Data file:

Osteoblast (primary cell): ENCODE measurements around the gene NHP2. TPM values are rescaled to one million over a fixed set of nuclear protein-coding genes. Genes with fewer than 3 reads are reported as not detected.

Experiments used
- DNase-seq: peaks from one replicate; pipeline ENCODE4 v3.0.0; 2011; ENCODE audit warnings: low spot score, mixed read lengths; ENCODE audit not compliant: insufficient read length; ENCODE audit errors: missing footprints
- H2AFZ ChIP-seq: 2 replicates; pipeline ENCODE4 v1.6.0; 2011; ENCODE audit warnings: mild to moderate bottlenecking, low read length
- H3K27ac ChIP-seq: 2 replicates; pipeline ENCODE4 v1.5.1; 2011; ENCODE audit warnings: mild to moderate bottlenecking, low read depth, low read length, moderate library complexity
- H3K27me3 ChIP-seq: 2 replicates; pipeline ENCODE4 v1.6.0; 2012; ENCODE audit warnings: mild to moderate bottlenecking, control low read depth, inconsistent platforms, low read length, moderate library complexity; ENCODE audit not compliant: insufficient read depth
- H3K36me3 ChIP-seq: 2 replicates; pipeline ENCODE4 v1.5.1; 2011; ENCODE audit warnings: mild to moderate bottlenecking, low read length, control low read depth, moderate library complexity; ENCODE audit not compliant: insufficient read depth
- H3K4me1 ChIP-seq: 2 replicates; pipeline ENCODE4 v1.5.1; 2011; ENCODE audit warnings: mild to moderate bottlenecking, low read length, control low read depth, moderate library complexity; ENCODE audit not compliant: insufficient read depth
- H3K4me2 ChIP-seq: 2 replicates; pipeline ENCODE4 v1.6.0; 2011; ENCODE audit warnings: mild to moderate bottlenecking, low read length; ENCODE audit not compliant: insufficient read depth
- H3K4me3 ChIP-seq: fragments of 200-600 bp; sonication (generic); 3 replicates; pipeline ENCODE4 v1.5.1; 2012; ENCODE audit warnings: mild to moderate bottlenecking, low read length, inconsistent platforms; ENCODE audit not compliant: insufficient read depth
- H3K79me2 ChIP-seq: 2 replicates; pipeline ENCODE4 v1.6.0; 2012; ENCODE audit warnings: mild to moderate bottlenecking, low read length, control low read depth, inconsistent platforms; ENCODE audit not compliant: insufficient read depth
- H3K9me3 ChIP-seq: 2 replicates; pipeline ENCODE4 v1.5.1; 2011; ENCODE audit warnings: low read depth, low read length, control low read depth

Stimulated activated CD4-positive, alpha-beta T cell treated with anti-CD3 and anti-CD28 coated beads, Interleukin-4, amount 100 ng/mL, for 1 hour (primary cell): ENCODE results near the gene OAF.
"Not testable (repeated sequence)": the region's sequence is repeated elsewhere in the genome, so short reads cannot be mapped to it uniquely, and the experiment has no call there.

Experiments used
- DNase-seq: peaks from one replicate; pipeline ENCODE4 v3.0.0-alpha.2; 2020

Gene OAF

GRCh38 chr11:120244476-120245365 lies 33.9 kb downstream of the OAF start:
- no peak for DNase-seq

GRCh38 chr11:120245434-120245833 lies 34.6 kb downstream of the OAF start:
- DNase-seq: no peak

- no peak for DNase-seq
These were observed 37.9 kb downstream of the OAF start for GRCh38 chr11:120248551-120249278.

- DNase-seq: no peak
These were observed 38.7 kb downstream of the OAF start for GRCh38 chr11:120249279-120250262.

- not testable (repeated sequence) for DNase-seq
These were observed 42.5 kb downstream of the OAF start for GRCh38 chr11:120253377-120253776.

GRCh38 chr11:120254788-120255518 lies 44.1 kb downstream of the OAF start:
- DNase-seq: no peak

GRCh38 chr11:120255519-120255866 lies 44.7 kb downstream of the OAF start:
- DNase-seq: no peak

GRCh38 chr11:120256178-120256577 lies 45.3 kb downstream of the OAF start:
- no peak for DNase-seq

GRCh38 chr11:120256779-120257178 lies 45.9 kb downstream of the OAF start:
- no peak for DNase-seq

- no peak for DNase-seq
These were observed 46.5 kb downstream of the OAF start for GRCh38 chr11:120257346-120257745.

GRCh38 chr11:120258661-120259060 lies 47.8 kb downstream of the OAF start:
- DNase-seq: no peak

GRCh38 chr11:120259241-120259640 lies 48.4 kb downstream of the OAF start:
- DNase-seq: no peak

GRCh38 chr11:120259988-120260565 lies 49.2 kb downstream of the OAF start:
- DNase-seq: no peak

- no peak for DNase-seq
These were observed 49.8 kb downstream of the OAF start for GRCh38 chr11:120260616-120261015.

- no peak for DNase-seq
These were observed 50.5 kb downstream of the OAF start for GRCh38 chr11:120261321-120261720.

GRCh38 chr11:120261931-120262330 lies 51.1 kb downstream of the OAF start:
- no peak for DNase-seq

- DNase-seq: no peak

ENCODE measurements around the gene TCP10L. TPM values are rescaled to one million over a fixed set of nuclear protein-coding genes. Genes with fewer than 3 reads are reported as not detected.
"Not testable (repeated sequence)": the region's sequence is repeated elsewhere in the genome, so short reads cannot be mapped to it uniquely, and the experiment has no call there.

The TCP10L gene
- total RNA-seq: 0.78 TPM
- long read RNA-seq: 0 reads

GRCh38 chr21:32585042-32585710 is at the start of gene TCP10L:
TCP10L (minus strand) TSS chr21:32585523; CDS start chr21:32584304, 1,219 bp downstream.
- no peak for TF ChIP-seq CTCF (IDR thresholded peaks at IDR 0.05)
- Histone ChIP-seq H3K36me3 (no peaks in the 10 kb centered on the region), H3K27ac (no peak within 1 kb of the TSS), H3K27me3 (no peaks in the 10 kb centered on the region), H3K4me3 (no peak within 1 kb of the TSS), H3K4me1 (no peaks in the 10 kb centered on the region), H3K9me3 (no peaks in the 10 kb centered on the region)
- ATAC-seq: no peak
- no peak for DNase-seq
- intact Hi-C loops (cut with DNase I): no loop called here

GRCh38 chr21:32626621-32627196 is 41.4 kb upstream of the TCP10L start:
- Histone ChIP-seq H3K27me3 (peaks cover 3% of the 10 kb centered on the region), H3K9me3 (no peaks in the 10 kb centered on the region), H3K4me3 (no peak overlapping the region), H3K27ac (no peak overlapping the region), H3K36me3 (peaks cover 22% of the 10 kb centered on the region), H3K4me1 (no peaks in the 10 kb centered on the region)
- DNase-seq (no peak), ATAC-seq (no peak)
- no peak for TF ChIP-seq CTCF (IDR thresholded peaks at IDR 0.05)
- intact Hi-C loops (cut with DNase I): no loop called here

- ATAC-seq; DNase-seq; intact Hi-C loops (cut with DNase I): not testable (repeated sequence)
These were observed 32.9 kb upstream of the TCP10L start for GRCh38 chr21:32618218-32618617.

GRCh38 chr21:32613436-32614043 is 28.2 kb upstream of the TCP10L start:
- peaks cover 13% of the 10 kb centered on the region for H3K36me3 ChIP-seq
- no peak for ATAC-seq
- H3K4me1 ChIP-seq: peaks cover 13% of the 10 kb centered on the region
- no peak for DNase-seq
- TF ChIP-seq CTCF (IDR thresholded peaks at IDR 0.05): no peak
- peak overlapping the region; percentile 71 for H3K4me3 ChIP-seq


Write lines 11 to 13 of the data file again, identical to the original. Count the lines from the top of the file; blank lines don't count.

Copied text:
- H3K79me2 ChIP-seq: 2 replicates; pipeline ENCODE4 v1.6.0; 2012; ENCODE audit warnings: mild to moderate bottlenecking, low read length, control low read depth, inconsistent platforms; ENCODE audit not compliant: insufficient read depth
- H3K9me3 ChIP-seq: 2 replicates; pipeline ENCODE4 v1.5.1; 2011; ENCODE audit warnings: low read depth, low read length, control low read depth

Stimulated activated CD4-positive, alpha-beta T cell treated with anti-CD3 and anti-CD28 coated beads, Interleukin-4, amount 100 ng/mL, for 1 hour (primary cell): ENCODE results near the gene OAF.